Three Months of Occupy: A Movement in Photos

These pictures from around the country capture the rapid evolution of a grassroots uprising.

Mackenzie McCluer

(Photo from Flickr user theqspeaks, licensed under Creative Commons)

Long before mainstream media outlets demanded a coherent message from Occupy Wall Street, the movement’s organizers were demanding it from themselves. When Adbusters, a Canadian anti-corporate magazine, first proposed the protests on July 13, 2011, they drew inspiration from the Egyptian revolutionaries’ simple message: oust Mubarak. 

Following this model, what is our equally uncomplicated demand?” they wrote in the seminal post – before backing off two days before the occupation was set to begin, on September 15. What if, try as we might, we just can’t come up with only one demand?” Adbusters asked.

Those words seem eerily prescient now, as the movement marks its three-month anniversary. One demand never crystallized above all others, and Occupy Wall Street (and the various occupations it inspired) became notorious for having a message that was vague” (The Washington Post), impossible to decipher” (The New York Times), even schizophrenic” (The Boston Globe).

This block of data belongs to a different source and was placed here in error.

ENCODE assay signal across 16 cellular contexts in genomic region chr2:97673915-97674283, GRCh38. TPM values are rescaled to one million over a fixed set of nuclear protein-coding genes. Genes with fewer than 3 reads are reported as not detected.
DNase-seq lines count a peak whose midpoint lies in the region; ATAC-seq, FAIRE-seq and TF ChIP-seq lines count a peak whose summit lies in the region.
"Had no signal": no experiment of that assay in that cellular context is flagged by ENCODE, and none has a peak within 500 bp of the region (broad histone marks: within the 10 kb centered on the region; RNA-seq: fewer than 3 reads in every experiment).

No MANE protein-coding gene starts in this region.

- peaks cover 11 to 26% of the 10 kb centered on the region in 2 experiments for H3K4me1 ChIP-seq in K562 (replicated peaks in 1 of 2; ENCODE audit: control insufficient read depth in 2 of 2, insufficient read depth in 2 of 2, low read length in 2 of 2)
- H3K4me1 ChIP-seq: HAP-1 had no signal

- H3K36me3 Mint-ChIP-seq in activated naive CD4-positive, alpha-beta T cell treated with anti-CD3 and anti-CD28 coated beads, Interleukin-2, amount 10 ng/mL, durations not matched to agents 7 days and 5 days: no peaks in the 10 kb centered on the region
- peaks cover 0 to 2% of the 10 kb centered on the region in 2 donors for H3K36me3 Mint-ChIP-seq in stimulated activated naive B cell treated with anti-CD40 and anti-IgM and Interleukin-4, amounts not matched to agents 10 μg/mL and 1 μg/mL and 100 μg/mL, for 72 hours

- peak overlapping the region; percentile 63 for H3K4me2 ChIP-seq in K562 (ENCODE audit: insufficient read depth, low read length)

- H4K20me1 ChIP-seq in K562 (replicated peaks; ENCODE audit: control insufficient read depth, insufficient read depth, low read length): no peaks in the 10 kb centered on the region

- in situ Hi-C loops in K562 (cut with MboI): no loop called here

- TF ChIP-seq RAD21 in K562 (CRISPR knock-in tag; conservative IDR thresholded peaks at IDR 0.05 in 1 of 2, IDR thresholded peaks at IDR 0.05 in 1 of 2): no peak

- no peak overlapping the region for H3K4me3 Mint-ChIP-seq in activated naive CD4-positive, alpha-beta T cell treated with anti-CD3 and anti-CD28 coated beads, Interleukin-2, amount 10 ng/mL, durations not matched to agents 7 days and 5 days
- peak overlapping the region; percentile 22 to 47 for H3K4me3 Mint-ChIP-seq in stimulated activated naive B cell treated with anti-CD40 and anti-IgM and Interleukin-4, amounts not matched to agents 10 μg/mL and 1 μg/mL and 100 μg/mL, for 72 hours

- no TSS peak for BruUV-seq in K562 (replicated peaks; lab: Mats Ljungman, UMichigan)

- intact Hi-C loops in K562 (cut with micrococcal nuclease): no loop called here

It’s not hard to discern the movement’s major themes while looking through photographs from Occupy Wall Street and its offshoots around the country, however. Critiquing corporate influence in politics clearly outranks environmentalist concerns on the list of Occupy protesters’ priorities, for example.

But there’s more in these photographs – all gleaned from Flickr users – than signs and slogans: The anger and enthusiasm for change that animates protesters is unmistakeable. Viewed together, the photos from Occupy Wall Street, Occupy Chicago, Occupy Oakland and Occupy DC – which can be sorted by city, date or theme – give a sense of the multifaceted scope of a movement that is, by any standard, still young and finding its voice(s).

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Mackenzie McCluer, a Fall 2011 In These Times web and art intern, is a student at Northwestern University’s Medill School of Journalism. She will be a Sports Illustrated intern in 2012.
Brandon Johnson
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